I understand that an measurement operator always returns its eigenvalues, with a probability. I also understand that it is a postulate of QM, so why can't prove it Why is the measured value of some observable $A$, always an eigenvalue of the corresponding operator?

However, I would like to see that an operator in a random state returning its eigenvalue in action. So I turned to the Hadamard gate, do an spectral decomposition, hoping that by doing a projection measurement to the eigenbases, I can somehow get its eigenvalues back. But I cannot seem to do it. Below is how I worked

We know that $H^\dagger H=1 $, so it satisfies the completeness requirement

Eigenvectors and value:

  • $[1+\sqrt2, 1], \lambda=1$
  • $[1-\sqrt2, 1], \lambda=-1$

Spectral decomposition: $$H=\begin{bmatrix} \frac{1+\sqrt{2}}{\sqrt{4+2\sqrt{2}}} & \frac{1-\sqrt{2}}{\sqrt{4-2\sqrt{2}}}\\\\ \frac{1}{\sqrt{4+2\sqrt{2}}} & \frac{1}{\sqrt{4-2\sqrt{2}}} \end{bmatrix} \begin{bmatrix} 1 & 0\\\\ 0 & -1 \end{bmatrix} \begin{bmatrix} \frac{1+\sqrt{2}}{\sqrt{4+2\sqrt{2}}} & \frac{1-\sqrt{2}}{\sqrt{4-2\sqrt{2}}}\\\\ \frac{1}{\sqrt{4+2\sqrt{2}}} & \frac{1}{\sqrt{4-2\sqrt{2}}} \end{bmatrix} ^T$$

Now when measuring state $[\alpha, \beta]$ there are two possible outcomes, 1 and -1

$p(1)=\begin{bmatrix} \alpha& \beta \end{bmatrix}\begin{bmatrix} \frac{1+\sqrt{2}}{\sqrt{4+2\sqrt{2}}}\\\\ \frac{1}{\sqrt{4+2\sqrt{2}}} \end{bmatrix}\begin{bmatrix} \frac{1+\sqrt{2}}{\sqrt{4+2\sqrt{2}}}& \frac{1}{\sqrt{4+2\sqrt{2}}} \end{bmatrix} \begin{bmatrix} \alpha\\\\ \beta \end{bmatrix}$

And now I don't know what to do next? All I can get is a probability, but not the eigenvector

  • 1
    $\begingroup$ You're almost there! The row vector and the final column vector multiply together to give a scalar. The first column vector stays the same - that is the new state (up to normalization) - and it is the eigenstate associated with eigenvalue 1. $\endgroup$ Jan 8 at 1:39
  • $\begingroup$ I see. To me it is not clear what "outcome of the measurement" is. Is it the probability that $\phi$ magically takes the eigenvalues (clarify that magic is the crux of my question), or the state after the measurement. $\endgroup$
    – Minh Triet
    Jan 8 at 21:13
  • $\begingroup$ I think that "clarifying that magic" is actually one of the biggest open problems in theoretical physics :p $\endgroup$
    – Plop
    Jan 9 at 13:36

2 Answers 2


I also understand that it is a postulate of QM, so why can't prove it?

You appear to be confused between the philosophical distinction between a postulate and a proposition. A postulate is asserted without proof simply because there must be certain things that we must begin from. Descartes called them clear and distinct ideas. What he means by this is that they must be as clear as possible.

A proposition is a question about the field written in the language peculiar to that field. It is proven when it can be derived from the postulates.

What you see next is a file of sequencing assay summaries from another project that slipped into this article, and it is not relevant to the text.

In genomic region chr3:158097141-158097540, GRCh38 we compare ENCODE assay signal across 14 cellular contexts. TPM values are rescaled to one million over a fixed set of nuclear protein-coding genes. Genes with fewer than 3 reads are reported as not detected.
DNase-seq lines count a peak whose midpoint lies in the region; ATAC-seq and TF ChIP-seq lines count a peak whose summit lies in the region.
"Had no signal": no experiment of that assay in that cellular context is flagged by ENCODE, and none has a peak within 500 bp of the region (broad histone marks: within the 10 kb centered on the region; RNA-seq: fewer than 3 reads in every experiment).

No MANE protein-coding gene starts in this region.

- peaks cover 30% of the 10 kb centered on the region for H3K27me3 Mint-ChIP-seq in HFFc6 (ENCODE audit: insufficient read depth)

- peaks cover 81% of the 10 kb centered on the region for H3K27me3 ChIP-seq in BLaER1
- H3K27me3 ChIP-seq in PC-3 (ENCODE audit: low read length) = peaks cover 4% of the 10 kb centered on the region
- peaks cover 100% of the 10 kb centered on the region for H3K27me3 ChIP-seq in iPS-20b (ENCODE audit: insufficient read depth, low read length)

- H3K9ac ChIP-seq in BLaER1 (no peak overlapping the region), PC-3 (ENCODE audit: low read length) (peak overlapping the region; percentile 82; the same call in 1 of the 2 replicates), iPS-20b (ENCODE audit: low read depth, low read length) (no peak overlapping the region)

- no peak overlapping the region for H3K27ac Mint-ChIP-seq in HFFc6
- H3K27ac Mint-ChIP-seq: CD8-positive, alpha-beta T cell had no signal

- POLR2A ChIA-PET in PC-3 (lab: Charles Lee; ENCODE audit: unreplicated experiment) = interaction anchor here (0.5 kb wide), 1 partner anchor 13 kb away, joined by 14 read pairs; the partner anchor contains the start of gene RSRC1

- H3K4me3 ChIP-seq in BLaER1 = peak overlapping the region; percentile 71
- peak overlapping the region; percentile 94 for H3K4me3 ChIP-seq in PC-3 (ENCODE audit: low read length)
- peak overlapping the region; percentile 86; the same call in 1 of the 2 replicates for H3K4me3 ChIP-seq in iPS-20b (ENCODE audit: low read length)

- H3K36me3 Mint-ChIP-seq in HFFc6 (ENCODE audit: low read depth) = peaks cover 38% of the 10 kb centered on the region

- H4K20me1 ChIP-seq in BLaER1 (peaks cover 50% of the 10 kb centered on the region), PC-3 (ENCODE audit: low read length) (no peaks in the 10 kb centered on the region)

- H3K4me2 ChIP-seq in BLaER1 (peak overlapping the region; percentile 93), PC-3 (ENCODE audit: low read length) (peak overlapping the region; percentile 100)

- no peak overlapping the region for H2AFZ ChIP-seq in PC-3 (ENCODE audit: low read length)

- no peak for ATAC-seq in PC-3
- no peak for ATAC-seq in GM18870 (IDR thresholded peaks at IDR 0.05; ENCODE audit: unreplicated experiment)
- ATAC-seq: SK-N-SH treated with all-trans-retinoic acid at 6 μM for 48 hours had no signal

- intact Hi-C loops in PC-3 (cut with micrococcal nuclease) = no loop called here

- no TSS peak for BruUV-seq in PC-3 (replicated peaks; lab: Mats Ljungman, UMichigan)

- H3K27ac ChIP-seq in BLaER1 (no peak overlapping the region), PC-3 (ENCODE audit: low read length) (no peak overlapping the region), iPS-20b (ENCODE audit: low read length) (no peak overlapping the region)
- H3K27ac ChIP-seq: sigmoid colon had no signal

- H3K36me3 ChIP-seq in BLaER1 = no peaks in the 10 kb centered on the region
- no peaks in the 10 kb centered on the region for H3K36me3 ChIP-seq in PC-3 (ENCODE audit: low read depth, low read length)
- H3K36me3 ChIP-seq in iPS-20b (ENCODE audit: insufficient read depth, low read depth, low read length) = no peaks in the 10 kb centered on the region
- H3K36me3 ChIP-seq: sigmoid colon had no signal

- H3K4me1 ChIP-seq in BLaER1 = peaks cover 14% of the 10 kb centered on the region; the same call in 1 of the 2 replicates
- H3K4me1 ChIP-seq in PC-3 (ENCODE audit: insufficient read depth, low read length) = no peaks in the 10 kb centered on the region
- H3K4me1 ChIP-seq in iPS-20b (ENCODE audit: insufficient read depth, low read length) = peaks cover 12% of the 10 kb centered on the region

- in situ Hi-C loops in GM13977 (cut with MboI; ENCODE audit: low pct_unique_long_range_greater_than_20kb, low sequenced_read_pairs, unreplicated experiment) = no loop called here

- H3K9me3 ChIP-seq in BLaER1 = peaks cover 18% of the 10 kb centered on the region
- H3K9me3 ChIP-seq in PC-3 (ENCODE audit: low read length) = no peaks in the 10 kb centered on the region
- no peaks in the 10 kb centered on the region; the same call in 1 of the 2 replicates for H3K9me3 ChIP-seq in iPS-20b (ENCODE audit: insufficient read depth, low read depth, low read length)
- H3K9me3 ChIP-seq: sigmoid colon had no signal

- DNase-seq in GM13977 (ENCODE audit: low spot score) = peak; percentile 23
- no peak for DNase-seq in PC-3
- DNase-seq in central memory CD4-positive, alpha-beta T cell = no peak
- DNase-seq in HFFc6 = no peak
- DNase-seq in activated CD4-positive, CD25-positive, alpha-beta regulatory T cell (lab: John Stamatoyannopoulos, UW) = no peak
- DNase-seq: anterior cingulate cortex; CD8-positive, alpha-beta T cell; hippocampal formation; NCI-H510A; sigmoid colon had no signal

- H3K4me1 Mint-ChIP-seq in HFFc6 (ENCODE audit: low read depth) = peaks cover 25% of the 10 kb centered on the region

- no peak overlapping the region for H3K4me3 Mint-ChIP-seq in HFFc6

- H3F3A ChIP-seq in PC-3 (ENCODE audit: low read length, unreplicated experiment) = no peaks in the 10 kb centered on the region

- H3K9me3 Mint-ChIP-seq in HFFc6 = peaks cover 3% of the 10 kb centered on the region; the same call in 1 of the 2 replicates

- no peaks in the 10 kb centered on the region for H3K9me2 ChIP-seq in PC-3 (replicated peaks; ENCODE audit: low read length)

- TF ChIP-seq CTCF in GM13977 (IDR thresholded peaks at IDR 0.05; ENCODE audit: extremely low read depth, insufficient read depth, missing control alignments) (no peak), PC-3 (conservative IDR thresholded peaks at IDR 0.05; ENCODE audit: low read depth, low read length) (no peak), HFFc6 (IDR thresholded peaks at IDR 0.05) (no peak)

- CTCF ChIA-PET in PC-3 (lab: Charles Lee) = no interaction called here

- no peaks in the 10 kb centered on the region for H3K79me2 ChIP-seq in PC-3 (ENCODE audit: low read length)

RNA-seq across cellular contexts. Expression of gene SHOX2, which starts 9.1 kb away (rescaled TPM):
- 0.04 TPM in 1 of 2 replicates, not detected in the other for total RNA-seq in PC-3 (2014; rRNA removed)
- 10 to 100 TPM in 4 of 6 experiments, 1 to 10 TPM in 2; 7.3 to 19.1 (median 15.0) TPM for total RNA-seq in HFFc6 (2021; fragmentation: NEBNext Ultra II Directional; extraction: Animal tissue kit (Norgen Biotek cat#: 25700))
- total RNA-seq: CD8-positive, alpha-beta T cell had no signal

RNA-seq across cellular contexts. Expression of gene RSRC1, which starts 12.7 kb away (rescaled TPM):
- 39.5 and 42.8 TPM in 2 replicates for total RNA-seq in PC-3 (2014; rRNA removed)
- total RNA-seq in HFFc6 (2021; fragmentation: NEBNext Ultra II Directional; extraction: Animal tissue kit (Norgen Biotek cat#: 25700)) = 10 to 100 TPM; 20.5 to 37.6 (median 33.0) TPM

We cannot prove the postulates of QM because tautologically they are asserted without proof. What we can demonstraye is that they are useful postulates yo take by showing that the consequences derived from them hold experimentally. One might say this is proof.

More formally, we can derive the postulates if we have a deeper theory. At present, such a thoery is out of reach.


The theory of quantum mechanics, at its minimum, does not describe the process of measurement. It only says that before a measure, the system is in a state described by a vector in Hilbert space, that the measure itself is modelled by an orthonormal basis in this Hilbert space together a list of numbers (one number for each vector in the basis, so you can think of the whole as a hermitian operator, but you don't have to), and that after the measure has been performed, the system is in a state described by some vector of the basis, and the result of the measure is the corresponding number.

Quantum mechanics does not tell you anything but probabilities. So, when you say

I don't know what to do next? All I can get is a probability, but not the eigenvector

then you got everything right. Quantum mechanics doesn't tell you anything more than that.

There are some theories that intend to describe what happens in the measurement process, but this is something else (and I am not competent to tell you much about it).

  • $\begingroup$ By calculation, I managed to got (1) the state$\rvert A \rangle$ after measurement, which is naturally in the eigenspace of the measurement operator, and (2) a probability that the system end up in that state. Are you saying that just because this state $\rvert A \rangle$ correspond to a eigenvalue $\lambda_A$, I should accept that the result of the measurement is $\lambda_A$? $\endgroup$
    – Minh Triet
    Jan 9 at 17:14
  • $\begingroup$ I didn’t really look at your computations. Unless the starting state is already an eigenstate, at least two probabilities for distinct eigenvalues will be nonzero, so you can’t tell what the state of the vector will be after the measurement. $\endgroup$
    – Plop
    Jan 10 at 0:46

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